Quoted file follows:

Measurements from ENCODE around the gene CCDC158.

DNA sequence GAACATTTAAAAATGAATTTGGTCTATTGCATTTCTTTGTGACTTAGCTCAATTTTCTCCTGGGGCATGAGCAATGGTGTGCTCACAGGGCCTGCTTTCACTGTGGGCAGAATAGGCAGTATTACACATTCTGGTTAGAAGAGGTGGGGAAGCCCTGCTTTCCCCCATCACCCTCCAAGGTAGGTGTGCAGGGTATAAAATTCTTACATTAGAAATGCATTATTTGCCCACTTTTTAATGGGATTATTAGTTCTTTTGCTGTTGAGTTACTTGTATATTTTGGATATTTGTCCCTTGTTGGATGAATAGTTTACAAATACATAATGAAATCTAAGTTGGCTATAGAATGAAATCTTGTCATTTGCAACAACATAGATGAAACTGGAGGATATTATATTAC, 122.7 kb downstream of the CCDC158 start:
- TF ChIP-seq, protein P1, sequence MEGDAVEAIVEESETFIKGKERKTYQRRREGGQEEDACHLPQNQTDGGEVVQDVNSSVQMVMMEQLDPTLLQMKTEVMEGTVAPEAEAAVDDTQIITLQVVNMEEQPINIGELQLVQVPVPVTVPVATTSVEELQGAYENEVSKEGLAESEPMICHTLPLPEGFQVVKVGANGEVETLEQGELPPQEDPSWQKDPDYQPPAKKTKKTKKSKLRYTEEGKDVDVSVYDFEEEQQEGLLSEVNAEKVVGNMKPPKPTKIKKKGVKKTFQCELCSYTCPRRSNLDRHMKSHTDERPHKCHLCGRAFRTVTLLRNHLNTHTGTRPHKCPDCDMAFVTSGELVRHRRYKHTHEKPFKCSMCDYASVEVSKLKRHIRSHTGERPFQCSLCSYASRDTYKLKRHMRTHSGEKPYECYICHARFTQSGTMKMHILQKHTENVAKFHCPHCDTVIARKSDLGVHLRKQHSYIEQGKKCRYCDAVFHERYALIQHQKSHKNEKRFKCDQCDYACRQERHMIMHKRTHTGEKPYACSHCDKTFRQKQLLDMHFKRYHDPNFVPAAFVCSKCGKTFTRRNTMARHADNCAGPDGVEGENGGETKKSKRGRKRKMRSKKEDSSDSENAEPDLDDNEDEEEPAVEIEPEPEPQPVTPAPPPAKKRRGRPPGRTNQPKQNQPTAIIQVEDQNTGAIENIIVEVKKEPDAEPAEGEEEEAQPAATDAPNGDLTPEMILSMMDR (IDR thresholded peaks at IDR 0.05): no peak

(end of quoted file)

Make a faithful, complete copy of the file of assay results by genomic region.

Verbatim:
Measurements from ENCODE around the gene CCDC158.

DNA sequence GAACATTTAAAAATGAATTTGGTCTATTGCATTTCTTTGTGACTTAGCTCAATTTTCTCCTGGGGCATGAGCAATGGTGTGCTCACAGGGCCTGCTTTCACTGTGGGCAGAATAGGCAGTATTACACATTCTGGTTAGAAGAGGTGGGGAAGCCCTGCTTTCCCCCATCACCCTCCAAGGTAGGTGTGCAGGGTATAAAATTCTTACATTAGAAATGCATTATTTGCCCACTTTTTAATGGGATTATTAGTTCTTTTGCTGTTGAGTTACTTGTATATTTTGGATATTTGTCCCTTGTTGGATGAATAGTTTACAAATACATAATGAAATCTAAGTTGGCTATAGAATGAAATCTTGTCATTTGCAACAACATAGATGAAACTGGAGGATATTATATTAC, 122.7 kb downstream of the CCDC158 start:
- TF ChIP-seq, protein P1, sequence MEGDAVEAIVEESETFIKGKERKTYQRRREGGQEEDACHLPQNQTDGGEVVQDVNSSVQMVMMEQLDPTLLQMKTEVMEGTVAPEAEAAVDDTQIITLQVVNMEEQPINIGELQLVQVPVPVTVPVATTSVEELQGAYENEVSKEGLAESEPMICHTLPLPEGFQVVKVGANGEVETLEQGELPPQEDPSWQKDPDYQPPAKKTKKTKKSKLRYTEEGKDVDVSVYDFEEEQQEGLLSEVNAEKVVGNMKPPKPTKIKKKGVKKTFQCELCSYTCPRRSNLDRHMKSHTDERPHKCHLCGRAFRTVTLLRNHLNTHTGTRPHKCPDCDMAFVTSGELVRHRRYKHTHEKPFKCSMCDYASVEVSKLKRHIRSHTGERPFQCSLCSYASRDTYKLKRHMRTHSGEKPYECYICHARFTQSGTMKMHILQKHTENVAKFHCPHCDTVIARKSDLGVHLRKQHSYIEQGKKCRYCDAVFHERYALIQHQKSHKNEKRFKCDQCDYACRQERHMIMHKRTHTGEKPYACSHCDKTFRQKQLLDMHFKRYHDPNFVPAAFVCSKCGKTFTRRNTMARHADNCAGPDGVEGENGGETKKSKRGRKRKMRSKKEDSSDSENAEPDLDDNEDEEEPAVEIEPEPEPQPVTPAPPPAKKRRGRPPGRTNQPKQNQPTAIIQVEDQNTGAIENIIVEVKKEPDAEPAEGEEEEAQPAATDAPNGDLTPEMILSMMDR (IDR thresholded peaks at IDR 0.05): no peak